I started plugging heroes into the story. From a literary standpoint, I was following convention. I was thinking, “OK, I need a hero.” This is the way you think—most of the time you’re mired in the hero notion. Again, nothing worked. So I put it aside once more. Then, I don’t know why, I suddenly thought, “Why don’t I try an antihero?” I certainly know about antiheroes, but I’d never written an antihero.
As a literary device, a genuine antihero is fairly rare, because he’s literally the hero and the villain simultaneously. One, it’s difficult to pull off, and two, antiheroes are usually really dark, and I’m not interested in psychopath movies. I don’t find psychopaths in and of themselves to be particularly interesting. So I thought I would start breaking some narrative conventions. “Okay, if I go with an antihero, I don’t want to do a reductive story of a psychopath. I want to do an antihero success story.” Right away something clicked, because it became something very personal to me.
The idea of taking a character who is maladjusted, who leaves his humanity behind, and to make him a success—that’s what I was going for. The literary device of the antihero, as a tool, led me to this equation—because we framed an antihero story as a success story, and put no morality in at all, and did not judge his actions, the audience would say at the end, “Wait a minute, maybe the problem isn’t Lou. Maybe the problem is the world that creates a Lou and rewards him.”
In horrifically traditional cinematic storytelling, you have a hero, and he’s flawed, and that allows for an arc. Throughout the course of the story, the character bends to the world—the world gives the hero part of something that he needs, and he becomes whole at the end. That’s the hero.
What I found fascinating about the antihero is that he makes the world bend around him. He doesn’t change. He forces other characters to do things that they normally wouldn’t do. What I learned is that because antiheroes make the world bend around them, they hold a mirror up to the world. They expose the world in a way that I don’t think you have the opportunity to do with heroes. Because when the hero is flawed by definition, and the world around him supplies what’s missing, the world has a rosier patina inherently. With an antihero, the world has a more realistic tone to it.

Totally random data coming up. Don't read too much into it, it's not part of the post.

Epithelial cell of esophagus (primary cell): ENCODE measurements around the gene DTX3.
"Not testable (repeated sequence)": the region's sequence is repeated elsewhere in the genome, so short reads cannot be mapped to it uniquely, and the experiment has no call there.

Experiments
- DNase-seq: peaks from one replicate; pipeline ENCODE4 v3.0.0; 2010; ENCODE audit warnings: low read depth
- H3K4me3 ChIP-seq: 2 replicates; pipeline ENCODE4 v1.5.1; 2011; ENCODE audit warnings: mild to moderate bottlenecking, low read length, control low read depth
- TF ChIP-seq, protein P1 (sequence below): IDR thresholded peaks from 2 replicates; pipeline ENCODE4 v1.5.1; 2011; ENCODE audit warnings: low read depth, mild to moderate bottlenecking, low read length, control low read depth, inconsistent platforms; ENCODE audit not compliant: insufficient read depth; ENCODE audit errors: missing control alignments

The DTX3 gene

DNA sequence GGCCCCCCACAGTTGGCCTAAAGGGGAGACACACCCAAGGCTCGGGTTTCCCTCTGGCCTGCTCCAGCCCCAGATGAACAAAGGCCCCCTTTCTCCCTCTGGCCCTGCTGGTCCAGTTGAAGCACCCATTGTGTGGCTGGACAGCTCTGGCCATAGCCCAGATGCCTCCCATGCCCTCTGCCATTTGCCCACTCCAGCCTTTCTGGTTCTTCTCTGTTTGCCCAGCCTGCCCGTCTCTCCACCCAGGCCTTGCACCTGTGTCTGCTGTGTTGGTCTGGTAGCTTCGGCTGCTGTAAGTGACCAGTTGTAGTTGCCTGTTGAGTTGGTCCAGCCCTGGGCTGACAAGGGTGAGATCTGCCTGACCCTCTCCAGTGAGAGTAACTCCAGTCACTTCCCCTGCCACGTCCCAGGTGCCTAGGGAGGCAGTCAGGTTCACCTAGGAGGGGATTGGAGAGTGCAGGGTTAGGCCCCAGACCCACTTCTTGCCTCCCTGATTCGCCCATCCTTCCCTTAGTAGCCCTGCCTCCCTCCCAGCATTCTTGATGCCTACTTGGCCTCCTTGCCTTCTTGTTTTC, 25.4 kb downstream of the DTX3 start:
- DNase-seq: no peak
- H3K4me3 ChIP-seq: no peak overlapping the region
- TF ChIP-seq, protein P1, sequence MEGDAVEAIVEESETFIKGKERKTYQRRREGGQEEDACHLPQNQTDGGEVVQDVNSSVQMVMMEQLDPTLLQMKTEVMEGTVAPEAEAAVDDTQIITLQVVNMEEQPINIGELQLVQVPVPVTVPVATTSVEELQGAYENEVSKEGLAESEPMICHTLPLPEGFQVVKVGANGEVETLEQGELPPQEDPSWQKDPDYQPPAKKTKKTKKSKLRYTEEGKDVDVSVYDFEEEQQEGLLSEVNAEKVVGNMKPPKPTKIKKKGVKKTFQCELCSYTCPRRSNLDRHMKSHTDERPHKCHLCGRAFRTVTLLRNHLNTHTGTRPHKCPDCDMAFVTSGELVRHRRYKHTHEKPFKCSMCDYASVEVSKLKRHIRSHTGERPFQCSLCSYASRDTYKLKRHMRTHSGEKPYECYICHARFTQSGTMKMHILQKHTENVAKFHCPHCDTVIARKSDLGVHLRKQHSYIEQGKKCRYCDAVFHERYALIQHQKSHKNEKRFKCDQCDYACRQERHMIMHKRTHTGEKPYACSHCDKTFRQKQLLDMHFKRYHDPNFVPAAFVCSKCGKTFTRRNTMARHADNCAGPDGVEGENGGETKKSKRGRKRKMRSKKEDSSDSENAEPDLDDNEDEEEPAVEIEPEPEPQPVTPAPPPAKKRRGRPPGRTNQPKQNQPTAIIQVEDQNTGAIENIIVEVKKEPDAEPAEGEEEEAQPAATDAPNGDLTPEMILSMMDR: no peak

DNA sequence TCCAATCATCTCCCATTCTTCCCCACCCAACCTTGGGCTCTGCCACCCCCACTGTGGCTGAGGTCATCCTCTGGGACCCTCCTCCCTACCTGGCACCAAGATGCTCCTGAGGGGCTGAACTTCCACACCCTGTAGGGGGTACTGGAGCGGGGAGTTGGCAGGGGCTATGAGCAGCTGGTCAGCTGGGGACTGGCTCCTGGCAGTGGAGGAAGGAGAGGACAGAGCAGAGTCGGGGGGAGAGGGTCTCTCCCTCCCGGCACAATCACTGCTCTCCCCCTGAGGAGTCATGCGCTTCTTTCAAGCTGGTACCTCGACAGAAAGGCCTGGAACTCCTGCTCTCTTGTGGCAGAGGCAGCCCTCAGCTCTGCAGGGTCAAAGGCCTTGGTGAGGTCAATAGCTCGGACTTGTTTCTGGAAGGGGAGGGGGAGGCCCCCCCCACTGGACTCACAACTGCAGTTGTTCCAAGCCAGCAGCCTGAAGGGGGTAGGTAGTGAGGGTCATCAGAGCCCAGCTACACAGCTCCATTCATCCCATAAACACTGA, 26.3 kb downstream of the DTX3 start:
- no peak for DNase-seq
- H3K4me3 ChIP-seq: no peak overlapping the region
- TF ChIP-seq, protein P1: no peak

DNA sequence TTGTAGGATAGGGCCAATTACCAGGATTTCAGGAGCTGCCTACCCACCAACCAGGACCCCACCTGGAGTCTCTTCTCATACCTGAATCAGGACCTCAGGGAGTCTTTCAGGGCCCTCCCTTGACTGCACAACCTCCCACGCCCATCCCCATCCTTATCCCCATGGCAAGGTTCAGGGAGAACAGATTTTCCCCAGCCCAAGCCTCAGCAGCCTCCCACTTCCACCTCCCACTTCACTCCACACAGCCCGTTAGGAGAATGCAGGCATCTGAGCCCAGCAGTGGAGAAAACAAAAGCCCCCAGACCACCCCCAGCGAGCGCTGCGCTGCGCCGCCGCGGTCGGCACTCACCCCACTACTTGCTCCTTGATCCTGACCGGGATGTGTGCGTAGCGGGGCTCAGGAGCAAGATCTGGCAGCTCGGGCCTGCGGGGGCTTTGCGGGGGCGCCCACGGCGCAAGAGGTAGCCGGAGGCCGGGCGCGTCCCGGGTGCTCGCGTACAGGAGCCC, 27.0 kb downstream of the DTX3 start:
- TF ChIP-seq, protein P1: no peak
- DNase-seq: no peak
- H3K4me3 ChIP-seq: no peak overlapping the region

And the world right now, from what I see… there’s a huge socioeconomic disparity. Globally, wherever I travel—I was in Italy a few weeks ago and I saw in the paper that 48 percent of people under 25 are unemployed. That’s a staggering number.
I feel Lou is spouting the lexicon of the world today, which is based on the idea that people, human beings, are just another commodity to be data-mined and exploited to whatever degree you can sell them something. They’re consumers of whatever you can unload on them. And “vertical integration,” and those kinds of terms, just grease the wheels for that process.
Even that “classic” hero structure you refer to is rare now. Today we have a superhero model.
And the flaws the superheroes have are so minimal now. They’re not even flaws. I don’t know what they are any more.
When you talk of antiheroes influencing other people, I immediately think of Nina saying that Lou has inspired everyone in her department to step up their game.
Cinematically, I always try to visualize the end instead of the beginning, because it gives you something to aim for. The last shot, of Lou’s two vans going off in two different directions—I always imagined that Lou was like a virus, and those two roads were like capillaries going into the body, and he was now going to infect the rest of us. Because of Lou’s three innocent, young—God help them—little interns who’ve just been hired. And yeah, he’s infected Nina. She was infected before, but now he’s really won her over—it’s a little bit like Invasion of the Body-Snatchers.
You come from a close family—you even work with your brothers, and apparently like it. But you depict Lou as having absolutely no family.